ROME -- Gangster “Boss of bosses” Toto Riina, who has died at the age of 87 according to Italian media reports, was one of the most violent and feared Godfathers in the history of the Sicilian Mafia.
Salvatore “Toto” Riina, nicknamed “The Beast” because of his cruelty, lead a reign of terror for almost 20 years after taking control of the island’s powerful organised crime group Cosa Nostra in the 1970s.
The 87-year-old had been serving 26 life sentences since 1993. He is thought to have ordered over 150 murders.
The most high-profile were the assassinations in 1992 of anti-mafia judges Giovanni Falcone and Paolo Borsellino, who had worked fearlessly to bring more than 300 mobsters to trial in 1987.
Riina, who was also dubbed “U Curtu” (“Shorty”) due to his 5-foot-2-inch (1.58) height, for years denied all links to the crime group — nicknamed “the octopus” for its tentacled reach into all areas of society.
In 2009 he broke the Mafia code of ‘omerta’ — a vow of silence — and surprised those who thought he would take his secrets to the grave by admitting his link to the mob.
He was caught on a wiretap earlier this year saying he “regrets nothing”.
“They’ll never break me, even if they give me 3,000 years” in jail.
The son of a poor farmer, Riina was born on November 16, 1930 in Corleone, a vendetta-haunted village inland from Palermo and the birthplace of Don Corleone, the fictional Godfather in Francis Coppola’s popular movie trilogy.
Dissolved in acid
He is believed to have first murdered for the Mafia aged 19 and followed that a year later by killing a man during an argument — landing him behind bars for a six-year manslaughter stretch.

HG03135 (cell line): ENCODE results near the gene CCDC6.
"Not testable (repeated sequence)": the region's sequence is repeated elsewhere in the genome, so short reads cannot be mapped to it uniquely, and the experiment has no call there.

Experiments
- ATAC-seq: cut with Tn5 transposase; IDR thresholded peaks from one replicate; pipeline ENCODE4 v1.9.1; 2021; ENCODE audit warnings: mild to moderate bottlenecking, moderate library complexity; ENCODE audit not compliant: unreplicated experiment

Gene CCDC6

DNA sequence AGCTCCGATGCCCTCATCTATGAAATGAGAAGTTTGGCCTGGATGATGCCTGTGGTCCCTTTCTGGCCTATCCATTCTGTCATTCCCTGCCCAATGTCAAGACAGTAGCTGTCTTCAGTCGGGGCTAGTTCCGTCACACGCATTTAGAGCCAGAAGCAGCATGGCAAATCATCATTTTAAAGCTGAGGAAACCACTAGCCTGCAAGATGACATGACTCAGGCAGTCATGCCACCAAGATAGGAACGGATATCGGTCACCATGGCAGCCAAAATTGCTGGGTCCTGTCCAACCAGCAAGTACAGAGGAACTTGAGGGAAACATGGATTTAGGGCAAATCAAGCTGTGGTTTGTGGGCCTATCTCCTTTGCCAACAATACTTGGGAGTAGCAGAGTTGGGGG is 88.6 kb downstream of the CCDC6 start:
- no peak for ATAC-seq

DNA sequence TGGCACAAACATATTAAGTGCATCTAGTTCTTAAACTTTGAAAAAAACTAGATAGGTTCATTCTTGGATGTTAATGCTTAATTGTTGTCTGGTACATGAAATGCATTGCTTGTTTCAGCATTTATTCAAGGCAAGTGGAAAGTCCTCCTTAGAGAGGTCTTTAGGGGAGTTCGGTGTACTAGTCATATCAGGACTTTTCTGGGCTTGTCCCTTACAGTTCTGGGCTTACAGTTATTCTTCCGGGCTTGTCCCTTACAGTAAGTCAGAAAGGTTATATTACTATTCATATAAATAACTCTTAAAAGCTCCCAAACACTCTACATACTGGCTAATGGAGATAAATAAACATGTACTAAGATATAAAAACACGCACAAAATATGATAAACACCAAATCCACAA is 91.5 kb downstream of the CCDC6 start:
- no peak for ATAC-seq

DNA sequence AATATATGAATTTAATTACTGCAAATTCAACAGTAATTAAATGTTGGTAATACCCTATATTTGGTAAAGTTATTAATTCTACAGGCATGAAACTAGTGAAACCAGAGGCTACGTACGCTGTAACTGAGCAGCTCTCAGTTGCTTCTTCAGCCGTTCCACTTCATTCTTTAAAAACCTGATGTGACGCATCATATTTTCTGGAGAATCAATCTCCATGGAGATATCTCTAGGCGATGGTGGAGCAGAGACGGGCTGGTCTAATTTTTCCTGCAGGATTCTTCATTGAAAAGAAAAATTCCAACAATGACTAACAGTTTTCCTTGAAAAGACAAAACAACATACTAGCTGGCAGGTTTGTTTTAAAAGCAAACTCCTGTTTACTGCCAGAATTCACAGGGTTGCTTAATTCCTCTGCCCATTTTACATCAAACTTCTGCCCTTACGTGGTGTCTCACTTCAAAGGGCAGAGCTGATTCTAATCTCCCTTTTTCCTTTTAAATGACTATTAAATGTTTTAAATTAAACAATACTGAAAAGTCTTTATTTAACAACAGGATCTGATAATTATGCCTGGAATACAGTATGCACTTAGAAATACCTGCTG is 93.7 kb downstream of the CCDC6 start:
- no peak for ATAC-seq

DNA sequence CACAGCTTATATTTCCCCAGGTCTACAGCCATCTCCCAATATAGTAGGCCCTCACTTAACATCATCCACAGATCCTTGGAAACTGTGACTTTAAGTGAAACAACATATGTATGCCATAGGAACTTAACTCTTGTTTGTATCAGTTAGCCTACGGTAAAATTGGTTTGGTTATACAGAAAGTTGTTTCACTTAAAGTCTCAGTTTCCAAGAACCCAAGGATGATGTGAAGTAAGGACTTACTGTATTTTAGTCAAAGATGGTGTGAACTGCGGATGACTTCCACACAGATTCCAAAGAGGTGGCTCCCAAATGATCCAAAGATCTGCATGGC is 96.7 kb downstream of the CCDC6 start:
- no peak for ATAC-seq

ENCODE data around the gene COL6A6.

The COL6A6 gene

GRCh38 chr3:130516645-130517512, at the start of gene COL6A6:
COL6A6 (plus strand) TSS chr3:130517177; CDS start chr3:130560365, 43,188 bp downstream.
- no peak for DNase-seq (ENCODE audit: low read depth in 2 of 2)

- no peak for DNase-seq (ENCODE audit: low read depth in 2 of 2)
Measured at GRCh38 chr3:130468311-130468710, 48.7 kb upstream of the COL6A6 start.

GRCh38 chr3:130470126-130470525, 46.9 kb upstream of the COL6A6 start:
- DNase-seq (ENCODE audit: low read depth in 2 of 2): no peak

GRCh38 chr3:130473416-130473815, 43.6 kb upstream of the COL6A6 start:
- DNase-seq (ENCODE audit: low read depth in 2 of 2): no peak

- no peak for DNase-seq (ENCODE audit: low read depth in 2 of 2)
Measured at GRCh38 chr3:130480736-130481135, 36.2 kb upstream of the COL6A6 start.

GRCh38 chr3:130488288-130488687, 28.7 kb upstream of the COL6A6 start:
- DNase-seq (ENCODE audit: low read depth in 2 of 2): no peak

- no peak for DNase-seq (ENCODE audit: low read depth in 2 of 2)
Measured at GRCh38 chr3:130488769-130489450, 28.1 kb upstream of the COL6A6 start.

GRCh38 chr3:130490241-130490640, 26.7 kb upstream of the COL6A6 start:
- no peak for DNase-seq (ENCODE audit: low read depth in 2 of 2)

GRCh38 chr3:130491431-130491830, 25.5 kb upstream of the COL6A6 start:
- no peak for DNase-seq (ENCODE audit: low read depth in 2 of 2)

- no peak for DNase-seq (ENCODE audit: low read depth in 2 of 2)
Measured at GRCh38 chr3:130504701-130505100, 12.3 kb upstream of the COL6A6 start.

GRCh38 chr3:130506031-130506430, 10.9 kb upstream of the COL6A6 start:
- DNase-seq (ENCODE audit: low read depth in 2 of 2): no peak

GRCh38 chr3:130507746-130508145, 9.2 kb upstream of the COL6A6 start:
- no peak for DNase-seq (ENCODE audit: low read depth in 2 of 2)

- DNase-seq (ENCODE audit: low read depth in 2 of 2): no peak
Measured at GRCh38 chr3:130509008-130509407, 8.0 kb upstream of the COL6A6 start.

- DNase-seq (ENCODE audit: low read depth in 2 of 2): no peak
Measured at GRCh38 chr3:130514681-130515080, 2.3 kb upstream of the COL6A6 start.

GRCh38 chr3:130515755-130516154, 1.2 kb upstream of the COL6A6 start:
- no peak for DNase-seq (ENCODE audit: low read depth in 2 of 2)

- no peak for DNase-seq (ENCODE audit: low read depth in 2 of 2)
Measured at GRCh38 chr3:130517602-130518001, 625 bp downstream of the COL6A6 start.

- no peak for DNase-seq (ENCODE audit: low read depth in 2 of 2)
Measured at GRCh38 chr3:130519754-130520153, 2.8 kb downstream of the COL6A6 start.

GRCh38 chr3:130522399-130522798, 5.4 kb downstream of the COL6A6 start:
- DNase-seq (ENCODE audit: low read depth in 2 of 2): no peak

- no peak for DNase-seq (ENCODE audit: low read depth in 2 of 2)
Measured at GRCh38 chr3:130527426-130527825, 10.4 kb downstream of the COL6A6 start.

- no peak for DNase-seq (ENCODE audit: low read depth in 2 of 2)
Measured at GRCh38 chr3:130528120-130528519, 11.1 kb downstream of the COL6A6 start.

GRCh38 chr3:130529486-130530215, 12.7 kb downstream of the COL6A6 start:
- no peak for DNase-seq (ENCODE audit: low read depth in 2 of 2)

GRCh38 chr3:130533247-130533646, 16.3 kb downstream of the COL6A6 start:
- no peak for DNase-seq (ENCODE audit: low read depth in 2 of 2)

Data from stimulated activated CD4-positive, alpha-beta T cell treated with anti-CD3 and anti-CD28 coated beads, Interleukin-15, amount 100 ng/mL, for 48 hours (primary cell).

Once out, he became a foot soldier for volatile and vain boss Luciano Leggio, eventually taking over from him at the end of the 1970s when the cigar-puffing fugitive was caught and jailed.
Riina went on the run himself in 1969, but continued to lead the Corleonesi clan from hiding, increasing his influence by bumping off rivals such as Filippo Marchese, a hitman who garroted his victims in a “room of death”.
Riina would elude police efforts to snare him for almost a quarter of a century — without ever leaving Sicily — and took charge of Cosa Nostra’s key businesses, from drug trafficking to kidnapping and racketeering.
His bloody victory in the Mafia War of the 1980s was to prove his undoing however, as mobsters from defeated rival families began turning state witness against him, and police tracked him to a house in Palermo.
In revenge for Riina’s arrest and a new anti-Mafia law that saw jailed mobsters kept in total isolation, the group launched a series of bombings in Rome, Milan and Florence that killed 10 people.
After years in which only his lawyers were allowed to visit him, an ageing and cancer-riddled Riina asked in July 2017 to be released from prison on the grounds of serious illness — a request that was denied.